Linda McCartney, UK "Sir Paul McCartney has vowed to eliminate genetically-modified ingredients from his late wife's range of vegetarian foods. The former Beatle said he was shocked to hear that modified soya had been found in Linda McCartney products.

His pledge follows claims made by BBC Two's Newsnight programme that Linda McCartney's vegetarian sausages and mince contained genetically-modified (GM) soya, despite assurances from the company that they did not. The programme said scientific tests it commissioned showed that Linda McCartney mince and sausages contained Monsanto's Round-Up Ready genetically-modified soya."
16 February 1999

and

10 June 1999
BBC News (16 Feb 1999)

and

BBC News (10 June 1999)
Nestle / Cereal Partners, UK "Nestle breakfast cereals do not at present contain any genetically modified materials. If at any time in the future such materials are used, the pack will be clearly labelled in accordance with government legislation." (letter)

and

"We do believe that the responsible use of gene technology in agriculture will bring benefits to farmers, industry and consumers. We are therefore prepared to use ingredients which may be derived from genetically modified crops where it is necessary to do so or a clear benefit can be shown." (note)

(Currently GM free, but beware in future.)
24 February 1999 Letter and "note" from Jill Elsdon, Consumer Services
Sainsbury's, UK "Sainsbury's says it is the first major UK supermarket chain to have eliminated genetically modified ingredients from its own-brand products.
The company said it had worked with more than 1,000 suppliers to review its whole range of products.
It had clearly labelled all relevant items from its 12,000-plus range until it could secure GM-free alternatives.
It has now successfully reformulated all affected products with non-GM ingredients."
However, Sainsbury's worked with Zeneca (now AstraZeneca) to develop GM tomatoes

(Sainsbury's continues to stock non-own-brand food containing GM ingredients.)
19 July 1999 http://news.bbc.co.uk/hi/english/uk/newsid_397000/397927.stm
Tesco, UK "We are giving a cautious welcome to the introduction of genetically modified products, but we do appreciate the importance of our customers being able to make informed choices about the products they buy. We also know that some of our customers are concerned about foods that may contain genetically modified ingredients, and we have therefore pledged to label all of our products accurately and fully adhere to the new European regulations." (5 February 1999)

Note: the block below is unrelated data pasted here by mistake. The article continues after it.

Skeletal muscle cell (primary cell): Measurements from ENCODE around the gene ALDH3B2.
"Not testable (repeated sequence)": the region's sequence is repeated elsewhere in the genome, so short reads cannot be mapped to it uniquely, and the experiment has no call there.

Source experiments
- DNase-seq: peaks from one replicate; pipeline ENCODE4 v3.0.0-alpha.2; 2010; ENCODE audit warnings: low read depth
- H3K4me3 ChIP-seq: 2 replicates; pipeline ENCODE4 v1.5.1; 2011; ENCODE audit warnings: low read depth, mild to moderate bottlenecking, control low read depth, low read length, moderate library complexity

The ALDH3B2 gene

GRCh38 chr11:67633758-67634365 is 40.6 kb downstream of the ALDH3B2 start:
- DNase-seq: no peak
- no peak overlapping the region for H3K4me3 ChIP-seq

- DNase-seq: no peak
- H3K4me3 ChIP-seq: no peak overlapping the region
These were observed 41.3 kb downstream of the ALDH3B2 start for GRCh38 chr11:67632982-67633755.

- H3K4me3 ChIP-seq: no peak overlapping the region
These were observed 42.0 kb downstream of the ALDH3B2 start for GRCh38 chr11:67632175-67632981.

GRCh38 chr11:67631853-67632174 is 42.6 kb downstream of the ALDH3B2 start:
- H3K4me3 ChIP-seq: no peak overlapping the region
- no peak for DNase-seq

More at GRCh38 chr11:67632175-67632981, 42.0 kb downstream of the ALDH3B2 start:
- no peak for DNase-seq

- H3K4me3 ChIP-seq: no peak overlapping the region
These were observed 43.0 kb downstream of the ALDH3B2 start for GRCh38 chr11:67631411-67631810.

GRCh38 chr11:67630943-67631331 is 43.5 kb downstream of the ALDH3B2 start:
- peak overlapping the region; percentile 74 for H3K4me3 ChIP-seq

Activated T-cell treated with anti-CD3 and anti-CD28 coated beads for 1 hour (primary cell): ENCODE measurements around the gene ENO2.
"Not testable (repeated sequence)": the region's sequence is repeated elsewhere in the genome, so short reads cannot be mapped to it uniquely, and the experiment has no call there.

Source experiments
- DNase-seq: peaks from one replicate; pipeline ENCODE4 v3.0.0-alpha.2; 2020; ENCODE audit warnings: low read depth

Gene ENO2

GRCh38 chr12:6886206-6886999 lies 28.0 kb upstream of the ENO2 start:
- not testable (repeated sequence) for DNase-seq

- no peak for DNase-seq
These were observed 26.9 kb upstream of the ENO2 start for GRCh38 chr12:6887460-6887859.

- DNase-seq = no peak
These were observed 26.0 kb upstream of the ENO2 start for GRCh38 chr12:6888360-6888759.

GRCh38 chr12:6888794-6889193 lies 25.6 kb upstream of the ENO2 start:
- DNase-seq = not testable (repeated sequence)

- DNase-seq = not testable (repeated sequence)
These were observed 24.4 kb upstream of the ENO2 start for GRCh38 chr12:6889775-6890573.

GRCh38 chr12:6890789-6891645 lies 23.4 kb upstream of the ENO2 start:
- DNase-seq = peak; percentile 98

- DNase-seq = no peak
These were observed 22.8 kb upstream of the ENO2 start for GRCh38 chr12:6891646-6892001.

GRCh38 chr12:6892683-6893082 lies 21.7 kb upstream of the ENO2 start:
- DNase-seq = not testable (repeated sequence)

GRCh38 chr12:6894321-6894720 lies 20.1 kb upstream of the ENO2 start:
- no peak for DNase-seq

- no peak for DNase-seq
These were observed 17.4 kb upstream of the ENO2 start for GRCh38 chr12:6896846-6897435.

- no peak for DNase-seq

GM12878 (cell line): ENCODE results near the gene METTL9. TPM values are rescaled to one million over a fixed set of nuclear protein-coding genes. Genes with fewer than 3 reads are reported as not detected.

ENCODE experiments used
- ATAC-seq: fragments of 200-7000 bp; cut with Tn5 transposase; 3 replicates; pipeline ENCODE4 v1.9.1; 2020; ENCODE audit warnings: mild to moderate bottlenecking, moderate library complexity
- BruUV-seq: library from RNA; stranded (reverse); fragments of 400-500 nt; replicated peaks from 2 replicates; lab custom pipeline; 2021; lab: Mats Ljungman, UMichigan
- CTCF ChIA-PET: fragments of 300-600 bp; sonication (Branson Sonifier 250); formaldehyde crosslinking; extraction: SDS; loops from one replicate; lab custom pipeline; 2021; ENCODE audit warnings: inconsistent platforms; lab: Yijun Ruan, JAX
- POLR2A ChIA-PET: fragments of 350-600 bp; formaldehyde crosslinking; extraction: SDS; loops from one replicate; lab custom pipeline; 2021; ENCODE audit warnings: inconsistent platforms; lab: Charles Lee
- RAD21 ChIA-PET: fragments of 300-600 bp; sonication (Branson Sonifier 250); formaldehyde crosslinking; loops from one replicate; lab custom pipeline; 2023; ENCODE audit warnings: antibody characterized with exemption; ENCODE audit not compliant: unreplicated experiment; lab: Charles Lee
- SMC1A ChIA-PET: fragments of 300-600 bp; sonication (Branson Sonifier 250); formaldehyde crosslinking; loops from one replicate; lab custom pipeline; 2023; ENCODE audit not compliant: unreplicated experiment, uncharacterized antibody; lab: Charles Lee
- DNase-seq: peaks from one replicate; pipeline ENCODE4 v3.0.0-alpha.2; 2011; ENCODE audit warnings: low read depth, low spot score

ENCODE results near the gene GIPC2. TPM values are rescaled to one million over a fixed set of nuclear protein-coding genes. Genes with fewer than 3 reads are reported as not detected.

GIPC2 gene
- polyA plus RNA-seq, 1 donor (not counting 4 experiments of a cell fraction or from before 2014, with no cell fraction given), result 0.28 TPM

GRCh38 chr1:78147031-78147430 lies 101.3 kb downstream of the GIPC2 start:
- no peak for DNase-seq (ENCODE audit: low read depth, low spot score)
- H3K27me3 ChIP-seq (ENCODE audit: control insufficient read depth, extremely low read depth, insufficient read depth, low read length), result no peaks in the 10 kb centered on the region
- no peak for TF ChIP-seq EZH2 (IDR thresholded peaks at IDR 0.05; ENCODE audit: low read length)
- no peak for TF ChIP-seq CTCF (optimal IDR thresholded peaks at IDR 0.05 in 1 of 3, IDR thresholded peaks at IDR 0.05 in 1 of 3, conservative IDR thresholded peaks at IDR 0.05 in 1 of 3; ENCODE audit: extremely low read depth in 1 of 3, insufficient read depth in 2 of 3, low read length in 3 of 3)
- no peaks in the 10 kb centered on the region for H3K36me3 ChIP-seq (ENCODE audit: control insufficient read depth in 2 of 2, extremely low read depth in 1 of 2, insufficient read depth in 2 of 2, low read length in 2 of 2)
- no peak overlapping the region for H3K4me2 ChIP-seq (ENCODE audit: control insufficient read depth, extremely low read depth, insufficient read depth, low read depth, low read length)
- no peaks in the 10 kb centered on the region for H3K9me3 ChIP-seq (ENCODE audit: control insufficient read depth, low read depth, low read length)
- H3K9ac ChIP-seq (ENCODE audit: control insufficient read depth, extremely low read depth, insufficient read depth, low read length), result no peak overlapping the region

"We have recently decided to remove GM ingredients from products wherever it is practical to do so. This will reduce considerably the number of products containing such ingredients, while maintaining the range available to our customers. At the same time Tesco will provide increased GM-free options by adding to the number of items in our organic range. We are already energetically seeking reliable sources of genuinely GM free ingredients and are pleased that Greenpeace has agreed to discuss working with us to meet this challenge.

We have been giving careful consideration to going GM-free, however our customers tell us that they are suspicious of GM-free claims made by others and want us to be both open and honest. Therefore, where we cannot absolutely guarantee that all the ingredients are GM-free, we will label." (28 April 1999)

(However, this means that Tesco continues to stock foods containing GM ingredients at the present time)
5 February 1999 - New policy announced on 28 April 1999 Letter from Linda Kelly, Customer Service Manager plus later information from Fiona Douglas
Waitrose, UK "Has only four GM products left and is working to phase out use of GM ingredients in products." 13 February 1999 Daily Mail
Asda, UK "We told suppliers to refrain from using GM soya or maize in new own-label products and certified non-GM sources of soya and maize in existing products."